The leaves are small, clustered and lanceolate up to 2–4 cm (0.79–1.57 in) long, and oval with a rounded apex. They can absorb any moisture from the air
The inflorescences are axillary borne. The flowers are small, bisexual with five greenish-yellow colored petals. Flowering normally takes place in between May-June.
Fertile flowers are followed by round to oval, ovoid fleshy drupes 2–4 cm (0.79–1.57 in) long and 1.5–3 cm (0.59–1.18 in) broad, with a thick, bitter peel surrounding a sweet-smelling but unpleasantly flavored layer of pulpy pericarp. They are green to bright yellow in color and their pulp consists of milky latex unpleasant for humans. They are quite similar to olive fruits, but larger and rounder, and they may contain up to 3 small oil rich seeds. The argan seed is a hard-shelled nut containing 1-3 kernels and yielding 50% of edible oil. The fruit takes over a year to mature, ripening in June to July of the following year.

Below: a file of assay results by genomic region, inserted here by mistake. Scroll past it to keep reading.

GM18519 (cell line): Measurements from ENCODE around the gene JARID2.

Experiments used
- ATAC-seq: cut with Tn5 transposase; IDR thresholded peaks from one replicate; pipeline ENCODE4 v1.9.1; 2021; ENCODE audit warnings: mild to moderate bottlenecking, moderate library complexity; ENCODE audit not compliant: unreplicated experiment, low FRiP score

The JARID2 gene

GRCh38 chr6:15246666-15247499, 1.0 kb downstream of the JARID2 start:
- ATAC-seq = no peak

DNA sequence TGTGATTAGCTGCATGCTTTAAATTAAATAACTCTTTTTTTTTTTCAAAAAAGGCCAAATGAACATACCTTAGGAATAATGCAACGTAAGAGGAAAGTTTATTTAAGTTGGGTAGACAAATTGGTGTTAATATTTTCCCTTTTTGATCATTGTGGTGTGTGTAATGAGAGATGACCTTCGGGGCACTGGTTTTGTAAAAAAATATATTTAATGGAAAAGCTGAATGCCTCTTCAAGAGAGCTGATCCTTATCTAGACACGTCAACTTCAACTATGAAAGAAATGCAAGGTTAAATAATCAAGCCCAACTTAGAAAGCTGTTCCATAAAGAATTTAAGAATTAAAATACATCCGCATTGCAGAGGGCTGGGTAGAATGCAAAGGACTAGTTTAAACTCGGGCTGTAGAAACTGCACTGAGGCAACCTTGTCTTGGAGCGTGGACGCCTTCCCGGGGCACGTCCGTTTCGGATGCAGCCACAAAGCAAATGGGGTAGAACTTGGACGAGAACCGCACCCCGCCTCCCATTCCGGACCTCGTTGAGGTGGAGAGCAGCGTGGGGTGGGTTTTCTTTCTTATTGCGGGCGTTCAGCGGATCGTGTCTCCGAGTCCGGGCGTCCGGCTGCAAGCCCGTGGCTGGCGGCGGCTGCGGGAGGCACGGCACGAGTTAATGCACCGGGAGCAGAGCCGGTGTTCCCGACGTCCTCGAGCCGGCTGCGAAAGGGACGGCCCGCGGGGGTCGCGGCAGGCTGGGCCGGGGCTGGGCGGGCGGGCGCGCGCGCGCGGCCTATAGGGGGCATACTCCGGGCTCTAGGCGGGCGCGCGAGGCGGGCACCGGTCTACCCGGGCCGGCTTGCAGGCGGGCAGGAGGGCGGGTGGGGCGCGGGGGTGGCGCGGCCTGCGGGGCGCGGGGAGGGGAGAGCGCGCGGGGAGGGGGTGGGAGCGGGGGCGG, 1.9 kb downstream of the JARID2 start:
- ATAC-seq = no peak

In the past, fruits are beaten off the branches and were fed to goats then the nut recovered from the animal dung. Today, in many cases, the fruit is gathered and the nut extracted by machines. From hundreds of kilograms of fruits, only 5 kilograms of nuts and only one liter of argan oil are obtained.
Traditional uses and benefits of Argan Tree
- Argan seed oil is rich in vitamin E and can lower blood cholesterol levels, stimulate blood circulation, facilitate digestion, and strengthen the body’s natural defenses.
- The oil is also edible and can be mixed with almonds and honey, or wheat germ and honey.
- It is used as a cure for chicken pox, to treat juvenile acne and help remove stretch marks on pregnant woman.
- Argan oil is traditionally used to treat belly stretch marks, chicken pox pustules and acne.